The chief executive of Oxfam has denied that the charity tried to cover up allegations that some of its aid workers used prostitutes in the aftermath of the Haiti earthquake.
Mark Goldring’s comments come after the government announced it would be reviewing its relationship with Oxfam in the wake of the allegations.
The Charity Commission has said that Oxfam did not disclose full details about the use of prostitutes by some staff in Haiti in 2011.
Four workers were sacked and three were allowed to resign, leading to concerns that former employees could work for other international aid organisations.
Goldring told BBC Radio 4′s Today programme that the charity did “anything but” cover the incident up, adding that Oxfam was proactive in releasing information to the public.
But Goldring conceded that the exact nature of the allegations against staff were not revealed and that future employers were not made aware of the alleged incidents.
“We were very open with the public that we were ashamed of the behaviour of our staff. We still are,” he said.
Goldring continued: “With hindsight, I would much prefer that we had talked about sexual misconduct.
“But I don’t think it was in anyone’s best interest to be describing the details of the behaviour in a way that was actually going to draw extreme attention to it when what we wanted to do was get on and deliver an aid programme.”
Oxfam’s staff were in Haiti as part of the relief effort following the devastating earthquake in 2010, which killed more than 200,000 people.
Goldring said that the behaviour of staff was “totally unacceptable”, but added that Oxfam had done “a lot right” since 2011.
The Department for International Development is reviewing (DfID) is reviewing its relationship with Oxfam in the wake of sex allegations.
A DfID spokesman said: “We often work with organisations in chaotic and difficult circumstances.
“If wrongdoing, abuse, fraud, or criminal activity occur we need to know about it immediately, in full.
“The way this appalling abuse of vulnerable people was dealt with raises serious questions that Oxfam must answer.
“We acknowledge that hundreds of Oxfam staff have done no wrong and work tirelessly for the people they serve, but the handling by the senior team about this investigation and their openness with us and the charity commission showed a lack of judgement.
“We have a zero tolerance policy for the type of activity that took place in this instance, and we expect our partners to as well.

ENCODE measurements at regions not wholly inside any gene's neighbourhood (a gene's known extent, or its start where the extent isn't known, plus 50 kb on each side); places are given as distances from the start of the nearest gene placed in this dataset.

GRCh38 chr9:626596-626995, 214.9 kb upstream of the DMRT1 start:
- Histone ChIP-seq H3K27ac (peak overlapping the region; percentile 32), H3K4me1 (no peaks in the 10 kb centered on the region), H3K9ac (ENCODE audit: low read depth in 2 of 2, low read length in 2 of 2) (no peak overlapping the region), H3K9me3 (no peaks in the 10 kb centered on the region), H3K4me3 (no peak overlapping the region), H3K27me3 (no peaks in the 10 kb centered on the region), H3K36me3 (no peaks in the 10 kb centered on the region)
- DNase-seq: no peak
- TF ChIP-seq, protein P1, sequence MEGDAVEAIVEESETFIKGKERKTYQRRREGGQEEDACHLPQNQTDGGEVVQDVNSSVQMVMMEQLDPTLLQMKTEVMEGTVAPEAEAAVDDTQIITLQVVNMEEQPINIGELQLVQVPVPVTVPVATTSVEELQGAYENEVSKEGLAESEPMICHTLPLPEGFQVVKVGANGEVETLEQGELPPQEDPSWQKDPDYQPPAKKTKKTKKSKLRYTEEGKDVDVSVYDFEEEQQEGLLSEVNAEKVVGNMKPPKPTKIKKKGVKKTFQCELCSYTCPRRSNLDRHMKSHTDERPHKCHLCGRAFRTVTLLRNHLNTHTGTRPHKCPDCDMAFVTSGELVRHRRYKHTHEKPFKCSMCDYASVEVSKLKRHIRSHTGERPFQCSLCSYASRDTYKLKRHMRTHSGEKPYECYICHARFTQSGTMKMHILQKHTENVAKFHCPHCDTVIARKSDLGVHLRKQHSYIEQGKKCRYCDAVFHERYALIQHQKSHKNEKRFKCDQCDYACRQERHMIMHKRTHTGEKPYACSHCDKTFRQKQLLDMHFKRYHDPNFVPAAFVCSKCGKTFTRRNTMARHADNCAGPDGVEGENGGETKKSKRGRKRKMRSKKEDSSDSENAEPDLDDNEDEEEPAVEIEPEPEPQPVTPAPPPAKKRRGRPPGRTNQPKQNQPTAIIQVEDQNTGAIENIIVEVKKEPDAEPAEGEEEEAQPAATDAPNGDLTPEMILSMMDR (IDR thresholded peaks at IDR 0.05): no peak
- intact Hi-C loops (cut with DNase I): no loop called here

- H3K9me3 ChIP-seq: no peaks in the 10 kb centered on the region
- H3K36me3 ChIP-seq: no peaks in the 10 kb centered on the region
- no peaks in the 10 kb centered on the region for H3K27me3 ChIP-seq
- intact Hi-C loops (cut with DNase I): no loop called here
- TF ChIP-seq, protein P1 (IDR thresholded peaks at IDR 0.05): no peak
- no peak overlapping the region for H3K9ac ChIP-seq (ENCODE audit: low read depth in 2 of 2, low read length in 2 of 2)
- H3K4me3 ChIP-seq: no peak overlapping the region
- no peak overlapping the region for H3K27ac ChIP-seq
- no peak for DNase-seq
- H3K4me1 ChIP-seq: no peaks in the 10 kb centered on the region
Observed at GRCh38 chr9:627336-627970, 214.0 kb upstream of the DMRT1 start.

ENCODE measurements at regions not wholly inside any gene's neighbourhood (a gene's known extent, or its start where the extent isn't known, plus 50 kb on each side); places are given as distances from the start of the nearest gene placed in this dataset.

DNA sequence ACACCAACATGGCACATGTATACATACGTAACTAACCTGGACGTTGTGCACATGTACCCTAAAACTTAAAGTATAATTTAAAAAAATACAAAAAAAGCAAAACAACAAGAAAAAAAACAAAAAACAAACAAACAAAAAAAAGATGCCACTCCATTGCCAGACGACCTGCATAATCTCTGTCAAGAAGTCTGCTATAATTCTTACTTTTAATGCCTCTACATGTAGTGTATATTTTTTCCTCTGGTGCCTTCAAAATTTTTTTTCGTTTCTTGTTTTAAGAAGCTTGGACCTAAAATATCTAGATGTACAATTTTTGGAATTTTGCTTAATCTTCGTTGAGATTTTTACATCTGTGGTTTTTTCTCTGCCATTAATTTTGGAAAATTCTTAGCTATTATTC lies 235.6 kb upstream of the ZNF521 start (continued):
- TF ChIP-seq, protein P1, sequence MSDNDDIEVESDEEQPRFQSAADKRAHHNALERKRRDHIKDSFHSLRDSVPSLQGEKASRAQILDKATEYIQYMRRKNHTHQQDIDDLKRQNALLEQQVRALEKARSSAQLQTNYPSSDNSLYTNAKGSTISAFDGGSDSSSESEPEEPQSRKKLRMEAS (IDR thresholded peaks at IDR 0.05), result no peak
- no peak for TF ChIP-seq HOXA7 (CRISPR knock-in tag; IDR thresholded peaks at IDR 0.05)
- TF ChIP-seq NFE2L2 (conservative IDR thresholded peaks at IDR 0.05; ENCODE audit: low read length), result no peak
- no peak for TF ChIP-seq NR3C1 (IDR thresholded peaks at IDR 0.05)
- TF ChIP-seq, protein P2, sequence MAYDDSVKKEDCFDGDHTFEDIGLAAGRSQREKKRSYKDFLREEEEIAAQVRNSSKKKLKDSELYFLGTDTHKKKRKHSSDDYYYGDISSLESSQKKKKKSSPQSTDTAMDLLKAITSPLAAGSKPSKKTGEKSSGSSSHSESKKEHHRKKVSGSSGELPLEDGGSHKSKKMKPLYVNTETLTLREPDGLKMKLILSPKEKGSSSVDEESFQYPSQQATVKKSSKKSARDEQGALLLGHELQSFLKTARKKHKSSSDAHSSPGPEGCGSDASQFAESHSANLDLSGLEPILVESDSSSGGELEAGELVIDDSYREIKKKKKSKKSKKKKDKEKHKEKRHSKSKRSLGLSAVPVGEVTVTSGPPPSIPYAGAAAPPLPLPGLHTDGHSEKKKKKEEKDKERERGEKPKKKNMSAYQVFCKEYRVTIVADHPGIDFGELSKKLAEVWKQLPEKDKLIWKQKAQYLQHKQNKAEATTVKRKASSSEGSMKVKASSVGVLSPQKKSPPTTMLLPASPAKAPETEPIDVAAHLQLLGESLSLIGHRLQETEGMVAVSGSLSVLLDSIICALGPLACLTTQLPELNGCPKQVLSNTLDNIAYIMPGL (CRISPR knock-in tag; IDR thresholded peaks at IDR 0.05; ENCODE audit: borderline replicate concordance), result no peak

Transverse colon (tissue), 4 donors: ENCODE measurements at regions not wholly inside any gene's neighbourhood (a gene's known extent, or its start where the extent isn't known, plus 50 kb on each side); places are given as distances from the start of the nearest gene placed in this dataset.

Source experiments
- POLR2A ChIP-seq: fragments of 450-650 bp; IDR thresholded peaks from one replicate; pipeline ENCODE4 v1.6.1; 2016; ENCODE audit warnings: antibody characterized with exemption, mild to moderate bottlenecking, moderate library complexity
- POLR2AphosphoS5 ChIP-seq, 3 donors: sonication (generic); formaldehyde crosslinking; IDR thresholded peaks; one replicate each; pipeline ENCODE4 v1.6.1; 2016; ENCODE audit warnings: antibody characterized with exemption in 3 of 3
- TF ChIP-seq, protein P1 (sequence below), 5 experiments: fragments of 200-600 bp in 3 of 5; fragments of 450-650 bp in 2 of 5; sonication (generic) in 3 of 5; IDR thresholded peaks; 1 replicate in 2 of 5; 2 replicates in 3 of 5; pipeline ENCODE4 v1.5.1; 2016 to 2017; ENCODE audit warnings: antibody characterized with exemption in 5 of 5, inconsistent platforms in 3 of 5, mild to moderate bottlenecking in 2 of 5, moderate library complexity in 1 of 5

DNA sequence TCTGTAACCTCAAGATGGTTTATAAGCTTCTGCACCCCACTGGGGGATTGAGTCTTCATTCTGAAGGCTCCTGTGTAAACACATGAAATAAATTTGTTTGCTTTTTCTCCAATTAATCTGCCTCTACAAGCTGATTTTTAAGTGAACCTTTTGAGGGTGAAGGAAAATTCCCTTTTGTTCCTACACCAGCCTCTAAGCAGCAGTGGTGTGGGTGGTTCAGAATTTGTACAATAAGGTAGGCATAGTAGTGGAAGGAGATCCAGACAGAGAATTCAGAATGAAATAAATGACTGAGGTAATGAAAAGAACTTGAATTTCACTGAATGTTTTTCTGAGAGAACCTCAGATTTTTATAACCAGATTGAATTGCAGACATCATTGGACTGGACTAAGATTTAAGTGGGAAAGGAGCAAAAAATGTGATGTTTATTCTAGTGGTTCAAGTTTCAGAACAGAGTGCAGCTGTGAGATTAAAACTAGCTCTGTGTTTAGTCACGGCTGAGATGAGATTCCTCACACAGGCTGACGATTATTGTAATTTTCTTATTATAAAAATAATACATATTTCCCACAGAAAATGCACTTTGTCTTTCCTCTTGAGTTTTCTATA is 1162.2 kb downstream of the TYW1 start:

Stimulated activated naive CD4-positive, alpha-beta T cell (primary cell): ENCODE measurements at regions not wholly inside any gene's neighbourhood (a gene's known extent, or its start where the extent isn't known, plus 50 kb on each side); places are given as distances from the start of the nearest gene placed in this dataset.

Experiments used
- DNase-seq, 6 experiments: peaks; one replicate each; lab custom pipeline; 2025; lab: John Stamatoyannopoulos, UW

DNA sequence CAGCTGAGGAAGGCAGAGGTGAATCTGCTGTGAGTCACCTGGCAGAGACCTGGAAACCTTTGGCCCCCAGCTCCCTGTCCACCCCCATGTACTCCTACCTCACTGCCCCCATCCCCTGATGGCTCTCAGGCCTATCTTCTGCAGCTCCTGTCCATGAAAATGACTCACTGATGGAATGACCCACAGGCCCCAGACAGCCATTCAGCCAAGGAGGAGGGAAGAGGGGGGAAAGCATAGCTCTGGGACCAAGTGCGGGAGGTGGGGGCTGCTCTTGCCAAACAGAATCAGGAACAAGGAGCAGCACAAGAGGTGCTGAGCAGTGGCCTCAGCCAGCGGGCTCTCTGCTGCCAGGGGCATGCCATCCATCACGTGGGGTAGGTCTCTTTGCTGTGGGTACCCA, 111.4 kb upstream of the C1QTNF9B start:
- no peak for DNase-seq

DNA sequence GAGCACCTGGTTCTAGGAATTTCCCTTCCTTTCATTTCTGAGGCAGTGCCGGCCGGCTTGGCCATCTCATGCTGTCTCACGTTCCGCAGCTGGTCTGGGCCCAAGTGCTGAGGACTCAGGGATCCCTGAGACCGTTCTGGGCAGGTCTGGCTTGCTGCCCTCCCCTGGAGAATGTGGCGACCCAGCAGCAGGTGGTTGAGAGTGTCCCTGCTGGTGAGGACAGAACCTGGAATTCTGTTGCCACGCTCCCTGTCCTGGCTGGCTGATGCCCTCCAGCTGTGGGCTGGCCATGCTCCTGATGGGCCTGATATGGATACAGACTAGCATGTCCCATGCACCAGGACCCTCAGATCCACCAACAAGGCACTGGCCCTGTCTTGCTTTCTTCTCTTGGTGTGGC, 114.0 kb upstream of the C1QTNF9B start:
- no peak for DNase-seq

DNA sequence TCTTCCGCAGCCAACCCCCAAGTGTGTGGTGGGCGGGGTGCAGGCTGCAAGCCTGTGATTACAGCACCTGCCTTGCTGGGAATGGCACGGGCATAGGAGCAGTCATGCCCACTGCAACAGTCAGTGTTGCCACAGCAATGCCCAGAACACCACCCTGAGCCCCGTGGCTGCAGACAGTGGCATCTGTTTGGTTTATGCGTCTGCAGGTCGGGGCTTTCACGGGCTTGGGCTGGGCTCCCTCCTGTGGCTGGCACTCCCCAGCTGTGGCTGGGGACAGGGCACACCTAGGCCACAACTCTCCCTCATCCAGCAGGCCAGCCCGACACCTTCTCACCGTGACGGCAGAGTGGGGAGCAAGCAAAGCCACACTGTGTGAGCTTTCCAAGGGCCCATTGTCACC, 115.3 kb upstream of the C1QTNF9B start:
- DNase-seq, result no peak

“The Secretary of State is reviewing our current work with Oxfam and has requested a meeting with the senior team at the earliest opportunity.”
The Charity Commission said that Oxfam made a report to the regulator in August 2011 about an ongoing internal investigation into allegations of misconduct by staff members involved in their Haiti programme.
But the watchdog added that its approach would have been different had full details been released to them at the time.
The Charity Commission said in a statement on Saturday: “It (the report) explained that the misconduct related to inappropriate sexual behaviour, bullying, harassment and the intimidation of staff.
“The report to us stated there had been no allegations, or evidence, of any abuse of beneficiaries. It also made no mention of any potential sexual crimes involving minors. Our approach to this matter would have been different had the full details that have been reported been disclosed to us at the time.
“We have written to the charity as a matter of urgency to request further information regarding the events in Haiti in 2011 to establish greater clarity on this matter. This includes a timeline of events, information about when the charity was made aware of specific allegations and the detail of the investigation’s findings and conclusions. This information will be considered as part of an ongoing case regarding the charity’s approach to safeguarding.
“It is important that charities engage with the regulator frankly and openly. We must fully understand the allegations that have been made to ensure that we have confidence in the charity’s approach to safeguarding now and in the future.”